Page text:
Good Reading : April 2009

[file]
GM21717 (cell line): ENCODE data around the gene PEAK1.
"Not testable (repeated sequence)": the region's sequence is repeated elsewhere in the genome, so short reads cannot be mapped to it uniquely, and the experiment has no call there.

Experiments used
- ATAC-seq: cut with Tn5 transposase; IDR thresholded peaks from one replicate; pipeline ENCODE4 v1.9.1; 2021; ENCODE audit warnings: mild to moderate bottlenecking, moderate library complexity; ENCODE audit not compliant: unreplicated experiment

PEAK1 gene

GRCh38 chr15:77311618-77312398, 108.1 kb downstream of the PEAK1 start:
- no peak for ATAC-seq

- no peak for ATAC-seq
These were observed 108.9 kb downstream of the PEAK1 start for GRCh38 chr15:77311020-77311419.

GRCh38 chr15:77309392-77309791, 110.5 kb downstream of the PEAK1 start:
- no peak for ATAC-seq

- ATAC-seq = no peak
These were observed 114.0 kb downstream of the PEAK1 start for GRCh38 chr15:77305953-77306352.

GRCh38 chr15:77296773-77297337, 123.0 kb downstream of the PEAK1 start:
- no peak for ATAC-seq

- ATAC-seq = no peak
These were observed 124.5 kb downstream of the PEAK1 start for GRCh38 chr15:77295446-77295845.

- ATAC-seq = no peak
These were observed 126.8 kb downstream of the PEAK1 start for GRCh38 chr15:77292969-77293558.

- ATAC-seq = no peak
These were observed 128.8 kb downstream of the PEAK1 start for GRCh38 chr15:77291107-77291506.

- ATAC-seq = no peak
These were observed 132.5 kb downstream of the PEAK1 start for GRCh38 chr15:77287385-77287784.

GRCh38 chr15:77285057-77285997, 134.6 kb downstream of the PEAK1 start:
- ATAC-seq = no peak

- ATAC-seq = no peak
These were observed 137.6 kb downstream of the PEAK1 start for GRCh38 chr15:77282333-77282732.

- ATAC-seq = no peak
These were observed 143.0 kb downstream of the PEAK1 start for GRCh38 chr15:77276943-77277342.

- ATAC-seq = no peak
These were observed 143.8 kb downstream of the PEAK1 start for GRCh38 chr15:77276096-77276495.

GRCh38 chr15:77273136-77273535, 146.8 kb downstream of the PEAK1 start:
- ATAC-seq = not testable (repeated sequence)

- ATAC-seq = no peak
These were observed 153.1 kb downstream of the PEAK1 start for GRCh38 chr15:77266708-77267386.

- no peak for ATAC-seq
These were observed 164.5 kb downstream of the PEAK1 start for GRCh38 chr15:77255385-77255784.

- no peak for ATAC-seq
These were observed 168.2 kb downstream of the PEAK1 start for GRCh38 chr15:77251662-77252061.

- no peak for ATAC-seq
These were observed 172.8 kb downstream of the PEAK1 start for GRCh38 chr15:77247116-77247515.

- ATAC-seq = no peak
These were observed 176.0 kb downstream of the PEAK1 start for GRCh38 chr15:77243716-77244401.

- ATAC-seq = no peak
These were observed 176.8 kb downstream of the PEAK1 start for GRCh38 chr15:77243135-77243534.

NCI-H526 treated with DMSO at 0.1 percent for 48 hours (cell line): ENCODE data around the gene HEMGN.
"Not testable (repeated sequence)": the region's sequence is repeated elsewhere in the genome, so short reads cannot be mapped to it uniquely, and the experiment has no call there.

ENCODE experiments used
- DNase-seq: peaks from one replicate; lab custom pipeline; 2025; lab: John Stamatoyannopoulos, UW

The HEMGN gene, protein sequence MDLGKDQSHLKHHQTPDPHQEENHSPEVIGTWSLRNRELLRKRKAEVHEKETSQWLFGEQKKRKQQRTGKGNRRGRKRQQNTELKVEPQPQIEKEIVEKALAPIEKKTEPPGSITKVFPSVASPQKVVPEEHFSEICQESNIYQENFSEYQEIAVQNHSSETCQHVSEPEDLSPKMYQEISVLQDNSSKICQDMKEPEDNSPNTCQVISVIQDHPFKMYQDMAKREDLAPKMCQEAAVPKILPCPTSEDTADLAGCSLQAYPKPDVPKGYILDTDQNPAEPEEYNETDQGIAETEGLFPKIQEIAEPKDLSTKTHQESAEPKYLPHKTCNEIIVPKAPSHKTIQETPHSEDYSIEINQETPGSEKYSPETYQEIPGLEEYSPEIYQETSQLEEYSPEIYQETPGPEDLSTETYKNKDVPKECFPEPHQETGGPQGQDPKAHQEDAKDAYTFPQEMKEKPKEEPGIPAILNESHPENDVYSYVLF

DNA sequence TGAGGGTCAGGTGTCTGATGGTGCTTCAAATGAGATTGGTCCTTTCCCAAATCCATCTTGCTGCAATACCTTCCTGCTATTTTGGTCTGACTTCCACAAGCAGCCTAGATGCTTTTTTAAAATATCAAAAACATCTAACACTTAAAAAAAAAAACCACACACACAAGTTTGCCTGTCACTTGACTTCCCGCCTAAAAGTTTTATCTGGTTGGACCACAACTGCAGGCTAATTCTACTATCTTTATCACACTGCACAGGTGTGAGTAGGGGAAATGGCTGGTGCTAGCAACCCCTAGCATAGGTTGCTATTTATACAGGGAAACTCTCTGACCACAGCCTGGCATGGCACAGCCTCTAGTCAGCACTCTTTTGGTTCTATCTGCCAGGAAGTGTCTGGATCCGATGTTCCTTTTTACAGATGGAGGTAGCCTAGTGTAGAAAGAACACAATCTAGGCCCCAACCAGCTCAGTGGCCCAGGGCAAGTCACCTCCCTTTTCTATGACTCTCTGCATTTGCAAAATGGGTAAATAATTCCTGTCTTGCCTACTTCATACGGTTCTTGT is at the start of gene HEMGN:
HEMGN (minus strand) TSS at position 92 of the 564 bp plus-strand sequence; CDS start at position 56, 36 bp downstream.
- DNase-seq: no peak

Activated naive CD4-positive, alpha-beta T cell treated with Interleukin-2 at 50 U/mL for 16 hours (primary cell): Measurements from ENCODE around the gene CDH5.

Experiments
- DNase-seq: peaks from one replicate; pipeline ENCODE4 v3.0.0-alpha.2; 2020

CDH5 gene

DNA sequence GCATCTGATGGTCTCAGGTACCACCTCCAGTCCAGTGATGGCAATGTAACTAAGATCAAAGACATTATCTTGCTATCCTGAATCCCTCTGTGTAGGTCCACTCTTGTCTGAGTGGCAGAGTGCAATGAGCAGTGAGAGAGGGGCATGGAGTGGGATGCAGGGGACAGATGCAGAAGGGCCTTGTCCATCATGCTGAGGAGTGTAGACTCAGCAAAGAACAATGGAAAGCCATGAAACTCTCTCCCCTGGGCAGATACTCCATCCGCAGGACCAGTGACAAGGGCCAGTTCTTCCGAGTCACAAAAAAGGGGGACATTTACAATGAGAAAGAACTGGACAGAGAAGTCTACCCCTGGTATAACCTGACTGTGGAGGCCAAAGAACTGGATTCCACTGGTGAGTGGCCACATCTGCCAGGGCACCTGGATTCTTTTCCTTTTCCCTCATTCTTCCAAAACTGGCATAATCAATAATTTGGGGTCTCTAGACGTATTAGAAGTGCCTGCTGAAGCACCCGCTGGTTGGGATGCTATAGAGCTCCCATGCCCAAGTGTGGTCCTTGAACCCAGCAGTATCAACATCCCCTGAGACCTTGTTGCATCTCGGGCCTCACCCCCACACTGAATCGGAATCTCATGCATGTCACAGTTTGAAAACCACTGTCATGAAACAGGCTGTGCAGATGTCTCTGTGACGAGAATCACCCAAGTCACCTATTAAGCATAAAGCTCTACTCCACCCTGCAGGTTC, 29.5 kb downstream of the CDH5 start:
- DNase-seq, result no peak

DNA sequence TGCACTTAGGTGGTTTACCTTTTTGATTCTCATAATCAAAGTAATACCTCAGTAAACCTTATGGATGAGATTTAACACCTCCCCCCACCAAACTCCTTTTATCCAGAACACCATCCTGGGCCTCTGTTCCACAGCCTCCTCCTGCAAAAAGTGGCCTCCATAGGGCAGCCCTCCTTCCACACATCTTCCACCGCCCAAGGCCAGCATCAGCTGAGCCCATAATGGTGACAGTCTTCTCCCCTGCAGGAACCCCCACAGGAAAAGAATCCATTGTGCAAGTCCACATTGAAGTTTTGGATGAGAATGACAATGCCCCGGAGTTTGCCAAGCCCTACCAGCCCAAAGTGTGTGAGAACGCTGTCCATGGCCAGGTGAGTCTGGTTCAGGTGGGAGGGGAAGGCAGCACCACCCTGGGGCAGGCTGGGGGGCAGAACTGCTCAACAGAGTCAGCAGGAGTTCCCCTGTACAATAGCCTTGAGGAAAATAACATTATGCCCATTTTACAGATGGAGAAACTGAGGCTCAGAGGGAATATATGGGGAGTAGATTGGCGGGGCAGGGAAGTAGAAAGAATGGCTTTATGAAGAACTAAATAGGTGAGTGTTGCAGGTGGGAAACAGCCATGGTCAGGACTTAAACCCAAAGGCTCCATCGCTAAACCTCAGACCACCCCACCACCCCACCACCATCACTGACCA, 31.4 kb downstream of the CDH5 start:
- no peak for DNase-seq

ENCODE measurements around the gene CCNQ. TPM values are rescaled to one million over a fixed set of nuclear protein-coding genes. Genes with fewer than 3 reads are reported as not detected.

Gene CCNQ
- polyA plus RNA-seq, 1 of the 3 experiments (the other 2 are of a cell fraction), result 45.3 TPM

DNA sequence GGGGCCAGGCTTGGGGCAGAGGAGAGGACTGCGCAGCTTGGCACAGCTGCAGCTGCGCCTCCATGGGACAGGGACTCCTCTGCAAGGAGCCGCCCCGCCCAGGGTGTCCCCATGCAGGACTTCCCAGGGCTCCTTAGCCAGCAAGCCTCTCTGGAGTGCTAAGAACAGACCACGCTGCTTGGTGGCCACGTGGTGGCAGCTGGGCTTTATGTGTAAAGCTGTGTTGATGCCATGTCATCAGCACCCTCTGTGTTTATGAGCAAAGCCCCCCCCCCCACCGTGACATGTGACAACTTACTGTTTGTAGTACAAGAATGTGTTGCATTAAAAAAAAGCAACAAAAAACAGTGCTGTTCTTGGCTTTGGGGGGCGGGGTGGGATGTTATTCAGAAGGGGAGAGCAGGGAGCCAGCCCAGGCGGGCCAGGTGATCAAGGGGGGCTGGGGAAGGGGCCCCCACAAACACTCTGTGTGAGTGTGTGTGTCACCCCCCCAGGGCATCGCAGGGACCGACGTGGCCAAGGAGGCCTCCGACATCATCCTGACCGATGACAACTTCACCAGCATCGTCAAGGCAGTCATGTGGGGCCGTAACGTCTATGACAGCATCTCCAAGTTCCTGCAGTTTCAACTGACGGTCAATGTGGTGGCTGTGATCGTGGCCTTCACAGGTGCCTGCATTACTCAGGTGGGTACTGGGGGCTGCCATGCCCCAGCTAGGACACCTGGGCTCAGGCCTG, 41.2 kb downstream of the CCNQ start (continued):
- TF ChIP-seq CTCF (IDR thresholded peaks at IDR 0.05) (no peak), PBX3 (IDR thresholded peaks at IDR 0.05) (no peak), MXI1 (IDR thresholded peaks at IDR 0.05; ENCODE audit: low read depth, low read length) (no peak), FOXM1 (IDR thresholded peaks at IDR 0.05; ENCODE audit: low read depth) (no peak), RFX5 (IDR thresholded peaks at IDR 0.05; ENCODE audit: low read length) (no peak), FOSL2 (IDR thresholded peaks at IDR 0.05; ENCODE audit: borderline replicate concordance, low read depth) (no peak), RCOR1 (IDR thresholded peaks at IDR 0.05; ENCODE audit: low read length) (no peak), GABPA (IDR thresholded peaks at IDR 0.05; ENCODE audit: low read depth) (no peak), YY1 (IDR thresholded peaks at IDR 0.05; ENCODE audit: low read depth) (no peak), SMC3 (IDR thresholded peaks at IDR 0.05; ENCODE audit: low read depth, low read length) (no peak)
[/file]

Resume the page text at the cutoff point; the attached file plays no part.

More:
writing life 2 man’s man The chest-beating, knuckle-baring, man’s man of classic American fiction, ERNEST HEMINGWAY, as revealed in ROBERT SCHNAKENBERG’S Secret Lives of Great Authors. ERNEST HEMINGWAY JULY 21, 1899 – JULY 2, 1961 NATIONALITY: AMERICAN ASTROLOGICAL SIGN: CANCER MAJOR WORKS: THE SUN ALSO RISES (1926), A FAREWELL TO ARMS (1929), FOR WHOM THE BELL TOLLS (1940), THE OLD MAN AND THE SEA (1952) CONTEMPORARIES & RIVALS: WILLIAM FAULKNER, F SCOTT FITZGERALD, JOHN DOS PASSOS, GERTRUDE STEIN LITERARY STYLE: TERSE, SPARE, SUCCINCT WORDS OF WISDOM: E ‘ALWAYS DO SOBER WHAT YOU SAID YOU’D DO DRUNK. THAT WILL TEACH YOU TO KEEP YOUR MOUTH SHUT.’ rnest Hemingway spent more than thirty years in the spotlight as America’s foremost literary celebrity. He survived five wars, four automobile accidents, and two airplane crashes. He wrote about himself, and his own experiences, more than any other author of his time. THE ODD COUPLE Ernest Hemingway and F Scott Fitzgerald were the Oscar and Felix of America’s lost generation. Born only three years apart, they formed one of the most unusual friendships in literary history. Hemingway was brash, blustering, and self-confident; Fitzgerald was insecure, mannered, and somewhat foppish. Yet they were inseparable for a brief period and have been linked in the popular imagination ever since. They first met in 1925, at the fabulously named Dingo Bar in Paris. Hemingway was only 25 years old at the time, a virtual unknown, whereas Fitzgerald, three years his senior, had just published The Great Gatsby and was well on his way to literary superstardom. Nevertheless, the two became fast friends. In fact, their relationship became surprisingly intimate. When Fitzgerald’s wife, Zelda, reportedly mocked the size of her husband’s genitalia, Hemingway conducted an impromptu men’s room inspection to reassure his friend about the adequacy of his endowment. ‘You’re perfectly fine,’ Papa told Fitzgerald. ‘You are OK. There’s nothing wrong with you.’ 54 goodreading i APRIL 2009 Despite such heartwarming moments, the friendship cooled considerably after 1926. The estrangement was due, in part, to simple jealousy. Hemingway’s star was rising while Fitzgerald was entering a long, slow, steep artistic decline. Hemingway also developed a nasty habit of mocking his old friend in print. He created a thinly veiled, unflattering caricature of Fitzgerald in The Sun Also Rises and slogged him by name in the short story The Snows of Kilimanjaro, prompting Fitzgerald to beg him not to make fun of him again. For a while Hemingway complied. But he couldn’t resist the chance to get in the last word. Long after Fitzgerald died, Hemingway trashed his erstwhile mentor one last time in his posthumously published memoir, A Moveable Feast, depicting the Great Gatsby author as a fey, impotent coward. A HAIRY SITUATION Hemingway didn’t take kindly to slights against his manhood. In fact, he nearly blew a gasket after critic Max Eastman belittled him in a scathing review of his 1932 bullfighting treatise, Death in the Afternoon. Eastman wrote that Hemingway ‘lacks the serene confidence that he is a full-sized man’ and compared his writing style to a man ‘wearing false hair on his chest.’ Several years later, Hemingway ran into Eastman in the offices of editor Maxwell Perkins. After shaking Eastman’s hand, a grinning Hemingway ripped open both Eastman’s shirt and his own – revealing the luxurious man-pelt that proved that he, Hemingway, was by far the fuzzier bear of the two. ‘What do you mean accusing me of impotence?’ Hemingway demanded. He then proceeded to rub a copy of Eastman’s own review in his face and wrestled the mortified critic to the floor. It was the last time Eastman ever gave Papa a bad review – at least in such personal terms. Secret Lives of Great Authors by Robert Schnakenberg is published by Quirk, rrp $24.95.